There is considerable reason to suspect that there is more than one configuration of a magnetic pole arrangement around a rotating planet. It might have other structures than a pure simple dipole. We also do not know how closely constrained the magnetic poles are to the axis of rotation. We know that the current magnetic poles wander (and have been on a rather dramatic shift in recent years.) When was in boy scouts as a teen the magnetic declination in Colorado was about 14.5 degrees east of true north, some 55 years later it is just about 8-10 degrees and decreasing.



    The most recent survey determined that the Pole is moving approximately north-northwest at 55 km per year. That is slightly more than a kilometer a week.


  3. Graeme No.3 says:

    Too late in the night but I thought there was evidence of a change in ancient Egypt from the alignments of temples, over 2200 BC. Will follow up.

  4. u.k.(us) says:

    Not sure this even fits, but when you watch a top spin down, it goes through some gyrations where it almost “spins out” and then stands right up again.

  5. E.M.Smith says:

    @Graeme No3:

    As I recall it, the Egyptian temples were aligned to the sky in keeping with known current precession. They are too young to show deep time changes (million year stuff); however, some only made sense if 10,000 yrs old and that is used to postulate an earlier history timeline.


    I think that is related to the point catching on irregularities in the surface. The Earth analogy is lunar tugging on the equatorial bulge and the potential fora “electric universe” homopolar motor effect from cosmic currents.

    FWIW, as the moon gets further from us obliquity is supposed to become less stable due to the tug on the tidal bulge diminishing.

    The other missing bit is just what happens to obliquity when big meteors hit? Like the dinosaur killer. I know we’ll all be smoked by the impact anyway, but: Does the Earth take a big wobble then stabilize again? At the same center of rotation? Think whacking a resilient volleyball in flight. I’d guess “it’s gonna leave a mark” and some rotation artifact. Maybe. When big.

  6. u.k.(us) says:

    Now imagine a “top” spinning in the near vacuum of space, apparently in free fall around the sun, and start shooting things (asteroids) at it.
    There is “no” gravity in free fall, what would it take to upset the “top”?, and just what part of its gyrations are we even witnessing during our limited study of it.
    Magnetic lines left in the rocks in the spreading centers of the Atlantic Ocean indicate an 180 degree shift in polarity every ~ 100,000 years.
    Does the “top” go upside down ??

  7. ossqss says:

    What about the unseen molten center of the planet impacting things? We have a wandering/wobbling magnetic North pole already. I remembered this old article. Not sure if things have changed since then.


  8. J Martin says:

    I like the binary star theory that says that precession delivered via the earth’s axis doesn’t exist and that it’s due to our solar system orbiting another star.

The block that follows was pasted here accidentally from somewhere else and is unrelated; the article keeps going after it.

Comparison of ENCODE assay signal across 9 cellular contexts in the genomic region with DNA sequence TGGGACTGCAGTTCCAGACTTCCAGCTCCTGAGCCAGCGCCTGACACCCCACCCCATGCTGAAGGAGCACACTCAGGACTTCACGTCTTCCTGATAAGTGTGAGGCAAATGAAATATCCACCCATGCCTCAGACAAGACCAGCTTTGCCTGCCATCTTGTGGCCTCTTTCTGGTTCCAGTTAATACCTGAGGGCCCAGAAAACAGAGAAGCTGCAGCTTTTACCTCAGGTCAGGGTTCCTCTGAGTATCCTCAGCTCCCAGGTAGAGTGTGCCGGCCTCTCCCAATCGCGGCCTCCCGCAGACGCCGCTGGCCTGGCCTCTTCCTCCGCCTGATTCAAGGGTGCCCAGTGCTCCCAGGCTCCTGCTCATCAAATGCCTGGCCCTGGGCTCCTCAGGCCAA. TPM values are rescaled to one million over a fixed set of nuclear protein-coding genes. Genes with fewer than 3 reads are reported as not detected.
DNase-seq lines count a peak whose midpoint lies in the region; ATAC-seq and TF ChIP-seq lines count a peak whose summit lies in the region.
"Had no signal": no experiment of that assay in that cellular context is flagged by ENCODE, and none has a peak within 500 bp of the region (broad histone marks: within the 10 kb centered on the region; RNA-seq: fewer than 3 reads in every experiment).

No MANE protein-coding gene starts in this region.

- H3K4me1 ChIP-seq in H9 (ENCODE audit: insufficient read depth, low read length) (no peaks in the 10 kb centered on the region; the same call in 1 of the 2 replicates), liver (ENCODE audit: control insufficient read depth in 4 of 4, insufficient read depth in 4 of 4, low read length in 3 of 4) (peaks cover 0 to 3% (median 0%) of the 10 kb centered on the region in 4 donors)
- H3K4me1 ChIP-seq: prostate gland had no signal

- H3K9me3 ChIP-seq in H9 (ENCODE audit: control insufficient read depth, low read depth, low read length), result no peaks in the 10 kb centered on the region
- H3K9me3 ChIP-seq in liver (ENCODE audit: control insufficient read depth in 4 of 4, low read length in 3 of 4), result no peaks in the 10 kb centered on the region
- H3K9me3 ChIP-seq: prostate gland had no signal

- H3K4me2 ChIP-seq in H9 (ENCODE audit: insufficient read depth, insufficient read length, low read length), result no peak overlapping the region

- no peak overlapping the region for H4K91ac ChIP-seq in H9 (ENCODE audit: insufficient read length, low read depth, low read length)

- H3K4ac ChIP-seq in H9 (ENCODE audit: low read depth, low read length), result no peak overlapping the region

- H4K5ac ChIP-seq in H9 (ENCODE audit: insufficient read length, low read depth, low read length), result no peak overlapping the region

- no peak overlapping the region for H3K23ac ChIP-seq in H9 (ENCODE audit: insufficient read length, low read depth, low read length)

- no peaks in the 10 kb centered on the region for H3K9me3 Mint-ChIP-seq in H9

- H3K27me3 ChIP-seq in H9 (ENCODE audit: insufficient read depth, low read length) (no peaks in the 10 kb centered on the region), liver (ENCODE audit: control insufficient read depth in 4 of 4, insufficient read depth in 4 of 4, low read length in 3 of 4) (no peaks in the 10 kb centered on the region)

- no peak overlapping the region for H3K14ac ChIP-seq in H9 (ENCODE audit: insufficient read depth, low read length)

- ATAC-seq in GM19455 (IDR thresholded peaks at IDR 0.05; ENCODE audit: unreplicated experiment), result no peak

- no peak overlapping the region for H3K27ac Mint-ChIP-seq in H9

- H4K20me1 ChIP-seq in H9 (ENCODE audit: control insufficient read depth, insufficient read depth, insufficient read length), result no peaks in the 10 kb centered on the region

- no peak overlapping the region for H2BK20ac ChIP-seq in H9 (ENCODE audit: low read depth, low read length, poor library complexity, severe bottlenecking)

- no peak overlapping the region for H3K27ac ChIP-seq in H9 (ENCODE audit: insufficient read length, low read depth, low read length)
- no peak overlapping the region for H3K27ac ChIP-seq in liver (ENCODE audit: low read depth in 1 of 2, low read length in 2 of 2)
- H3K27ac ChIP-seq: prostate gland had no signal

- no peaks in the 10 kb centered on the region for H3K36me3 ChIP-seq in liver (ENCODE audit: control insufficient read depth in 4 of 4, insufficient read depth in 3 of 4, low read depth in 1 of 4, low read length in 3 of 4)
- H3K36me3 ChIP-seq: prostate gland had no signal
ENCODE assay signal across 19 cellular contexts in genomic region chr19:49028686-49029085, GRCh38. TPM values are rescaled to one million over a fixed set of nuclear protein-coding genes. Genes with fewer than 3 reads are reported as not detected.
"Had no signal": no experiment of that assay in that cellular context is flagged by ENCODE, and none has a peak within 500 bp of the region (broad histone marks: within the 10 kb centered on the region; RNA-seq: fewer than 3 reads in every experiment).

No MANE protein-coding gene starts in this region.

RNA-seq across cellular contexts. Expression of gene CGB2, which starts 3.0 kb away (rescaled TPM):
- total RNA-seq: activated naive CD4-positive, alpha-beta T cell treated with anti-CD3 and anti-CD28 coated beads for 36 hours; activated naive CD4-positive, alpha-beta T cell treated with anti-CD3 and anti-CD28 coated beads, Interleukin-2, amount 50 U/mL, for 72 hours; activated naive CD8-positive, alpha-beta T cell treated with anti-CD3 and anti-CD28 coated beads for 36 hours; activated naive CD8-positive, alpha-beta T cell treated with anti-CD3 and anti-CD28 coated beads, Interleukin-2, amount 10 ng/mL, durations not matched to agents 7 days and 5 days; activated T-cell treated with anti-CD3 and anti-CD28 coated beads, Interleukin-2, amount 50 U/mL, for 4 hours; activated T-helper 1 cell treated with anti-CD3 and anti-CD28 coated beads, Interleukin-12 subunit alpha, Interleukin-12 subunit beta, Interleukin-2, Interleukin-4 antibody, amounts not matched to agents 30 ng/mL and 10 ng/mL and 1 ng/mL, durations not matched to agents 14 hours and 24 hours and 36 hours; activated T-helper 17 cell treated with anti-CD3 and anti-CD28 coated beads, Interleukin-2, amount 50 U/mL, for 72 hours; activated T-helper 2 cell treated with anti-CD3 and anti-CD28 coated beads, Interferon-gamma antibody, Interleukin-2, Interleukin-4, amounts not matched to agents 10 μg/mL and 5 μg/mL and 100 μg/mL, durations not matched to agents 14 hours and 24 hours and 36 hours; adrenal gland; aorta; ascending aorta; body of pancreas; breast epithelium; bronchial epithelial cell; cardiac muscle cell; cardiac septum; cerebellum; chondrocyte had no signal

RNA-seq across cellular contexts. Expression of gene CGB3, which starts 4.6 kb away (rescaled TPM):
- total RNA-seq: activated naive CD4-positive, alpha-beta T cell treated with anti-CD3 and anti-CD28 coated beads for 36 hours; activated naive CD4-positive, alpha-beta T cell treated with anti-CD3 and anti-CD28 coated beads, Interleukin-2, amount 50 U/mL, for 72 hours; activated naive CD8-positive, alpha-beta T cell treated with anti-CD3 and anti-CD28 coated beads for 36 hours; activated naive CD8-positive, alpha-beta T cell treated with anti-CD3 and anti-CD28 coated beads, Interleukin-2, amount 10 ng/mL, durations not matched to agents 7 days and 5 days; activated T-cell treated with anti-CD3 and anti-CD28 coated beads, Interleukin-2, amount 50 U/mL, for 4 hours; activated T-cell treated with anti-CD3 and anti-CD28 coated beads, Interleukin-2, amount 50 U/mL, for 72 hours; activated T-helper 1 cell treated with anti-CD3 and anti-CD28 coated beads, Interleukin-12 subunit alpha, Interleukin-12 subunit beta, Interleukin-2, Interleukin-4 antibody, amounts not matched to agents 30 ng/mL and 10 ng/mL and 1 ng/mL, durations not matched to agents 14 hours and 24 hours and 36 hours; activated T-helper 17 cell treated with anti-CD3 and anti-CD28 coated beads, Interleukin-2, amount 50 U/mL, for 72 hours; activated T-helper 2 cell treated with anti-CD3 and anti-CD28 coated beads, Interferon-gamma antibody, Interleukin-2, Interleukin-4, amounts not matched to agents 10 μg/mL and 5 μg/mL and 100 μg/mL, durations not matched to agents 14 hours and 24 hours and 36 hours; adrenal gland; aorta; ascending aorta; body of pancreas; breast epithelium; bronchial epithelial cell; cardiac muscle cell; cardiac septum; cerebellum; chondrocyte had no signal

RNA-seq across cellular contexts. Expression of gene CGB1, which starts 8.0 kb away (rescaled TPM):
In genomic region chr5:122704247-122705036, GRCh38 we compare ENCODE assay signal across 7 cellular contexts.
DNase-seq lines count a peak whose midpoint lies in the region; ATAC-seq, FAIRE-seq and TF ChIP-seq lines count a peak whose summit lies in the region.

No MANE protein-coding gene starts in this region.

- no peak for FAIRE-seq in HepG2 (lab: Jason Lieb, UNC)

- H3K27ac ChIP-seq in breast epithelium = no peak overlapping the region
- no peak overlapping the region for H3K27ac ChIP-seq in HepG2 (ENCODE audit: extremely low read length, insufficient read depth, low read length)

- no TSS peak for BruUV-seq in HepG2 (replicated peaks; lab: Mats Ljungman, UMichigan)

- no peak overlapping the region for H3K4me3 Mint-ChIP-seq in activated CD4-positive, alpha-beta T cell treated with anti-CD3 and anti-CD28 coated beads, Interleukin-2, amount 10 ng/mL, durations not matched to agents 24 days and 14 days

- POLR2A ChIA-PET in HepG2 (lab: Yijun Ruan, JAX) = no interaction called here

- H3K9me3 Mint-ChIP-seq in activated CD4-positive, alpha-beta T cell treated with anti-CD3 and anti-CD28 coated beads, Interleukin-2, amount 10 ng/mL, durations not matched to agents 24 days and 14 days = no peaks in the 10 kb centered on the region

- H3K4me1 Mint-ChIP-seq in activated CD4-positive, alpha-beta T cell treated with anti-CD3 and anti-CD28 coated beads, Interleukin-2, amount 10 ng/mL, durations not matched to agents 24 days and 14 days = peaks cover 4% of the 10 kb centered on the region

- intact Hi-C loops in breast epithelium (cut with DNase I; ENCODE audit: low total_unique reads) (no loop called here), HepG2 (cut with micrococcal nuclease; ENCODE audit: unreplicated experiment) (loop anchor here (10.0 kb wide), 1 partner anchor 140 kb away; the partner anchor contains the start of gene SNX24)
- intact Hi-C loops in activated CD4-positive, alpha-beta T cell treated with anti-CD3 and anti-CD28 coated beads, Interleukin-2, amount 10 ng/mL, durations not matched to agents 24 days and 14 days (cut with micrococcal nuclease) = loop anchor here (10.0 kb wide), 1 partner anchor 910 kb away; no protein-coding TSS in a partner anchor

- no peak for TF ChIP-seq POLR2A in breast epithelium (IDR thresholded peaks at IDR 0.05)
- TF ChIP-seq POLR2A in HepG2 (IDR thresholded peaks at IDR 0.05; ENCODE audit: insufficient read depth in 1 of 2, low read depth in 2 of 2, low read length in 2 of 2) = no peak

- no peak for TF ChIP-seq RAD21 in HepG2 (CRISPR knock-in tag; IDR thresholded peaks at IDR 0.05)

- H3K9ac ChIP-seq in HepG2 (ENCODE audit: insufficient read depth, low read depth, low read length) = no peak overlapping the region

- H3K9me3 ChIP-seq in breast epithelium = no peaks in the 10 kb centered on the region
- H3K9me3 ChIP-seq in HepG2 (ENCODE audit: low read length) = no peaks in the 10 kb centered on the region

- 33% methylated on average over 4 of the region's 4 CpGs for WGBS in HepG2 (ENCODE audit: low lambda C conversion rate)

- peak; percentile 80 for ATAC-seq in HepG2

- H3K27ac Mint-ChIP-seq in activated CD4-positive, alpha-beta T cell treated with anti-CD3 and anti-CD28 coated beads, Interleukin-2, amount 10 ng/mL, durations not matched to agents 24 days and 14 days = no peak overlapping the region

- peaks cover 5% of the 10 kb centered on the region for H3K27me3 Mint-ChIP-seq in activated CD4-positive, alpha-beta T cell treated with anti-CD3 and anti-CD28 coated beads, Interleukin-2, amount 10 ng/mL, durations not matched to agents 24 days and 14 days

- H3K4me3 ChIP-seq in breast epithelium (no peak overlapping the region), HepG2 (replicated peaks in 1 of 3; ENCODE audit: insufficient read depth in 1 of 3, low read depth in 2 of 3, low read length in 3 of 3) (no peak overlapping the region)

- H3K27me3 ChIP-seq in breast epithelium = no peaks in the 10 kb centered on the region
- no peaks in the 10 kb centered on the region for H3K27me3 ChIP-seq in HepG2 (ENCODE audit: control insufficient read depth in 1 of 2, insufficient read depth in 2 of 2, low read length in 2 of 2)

This makes obliquity key in insolation, it always annoys me when people include precession as part of insolation curves as they are leading themselves down the garden path introducing a factor in their calculation of insolation that in fact should not be included.

  9. u.k.(us) says:

    Almost forgot, lets throw some magnetism into the mix :)

  10. E.M.Smith says:


    Oh yeah… it was magnets what done it! (only 1/2 ;-) as there are major mag fields involved with the electrical flows…

    @J. Martin:

    There’s a significant problem with precession that is cured by the partner dark star theory. IIRC it is that there ought to be a change relative to the other planets and there is none… We’re all precessing as a group, ergo not the Earth doing it…


    AND the polar alignment of the core doesn’t always match that of the mantel / crust…

  11. E.M.Smith says:

    Ah, here’s the bit I was remembering:


    Ironically, astronomers unknowingly recognize the two different frames at work when it comes to routine calculations within the solar system. For example, when they plot the position of planets or moons within the solar system they use a tropical frame, which by definition excludes precession (Footnote 2) thus no precession adjustment is required or even considered. However, when the position of a star needs to be found you first find the object at a point in time (say J2000) then add precession for each year that has passed since that point. Thus current ephemeris methods account for the two frames; precession is excluded when plotting objects within the solar system and included when plotting objects outside the solar system.

  12. P1gsn0rtnnm says:

    It would be an interesting test to take a top that looks like a globe of the earth get is spinning and then shoot it with an air soft gun and see who it reacts to an impact by a body of much smaller mass.

    Maybe do a video of it

    To get the right mass scaling you would probably need to use a 15# bowling ball for the globe though.

  13. E.M.Smith says:


    Well, that would depend on the impactor you were modeling…

    I think the harder bit might be getting it moving at 50,000 miles per hour…

    And remember energy goes as mV^2 so that V has to be right…

    At one time the Moon (well, really, the precursor to it) was an impactor. Sent at least 1/6 of the planet combined masses into space again to become the moon, and who knows how much off to other orbits or rained back down onto the proto Earth.

    Now the physics of things tends to eventually flatten all the orbits into one plane and one surviving angular momentum vector. BUT it can take a few million (or billion) years…

    Thinking about the model question… It would likely work better with much lower masses (so more like a basket ball) as the V^2 is going to be way low. Not seeing an easy way past that. Best would just be to do it in a physically accurate computer simulation. You can avoid the whole problem of momentum going as MV and energy as MV^2 getting screwed up by model sizes.

Comments are closed.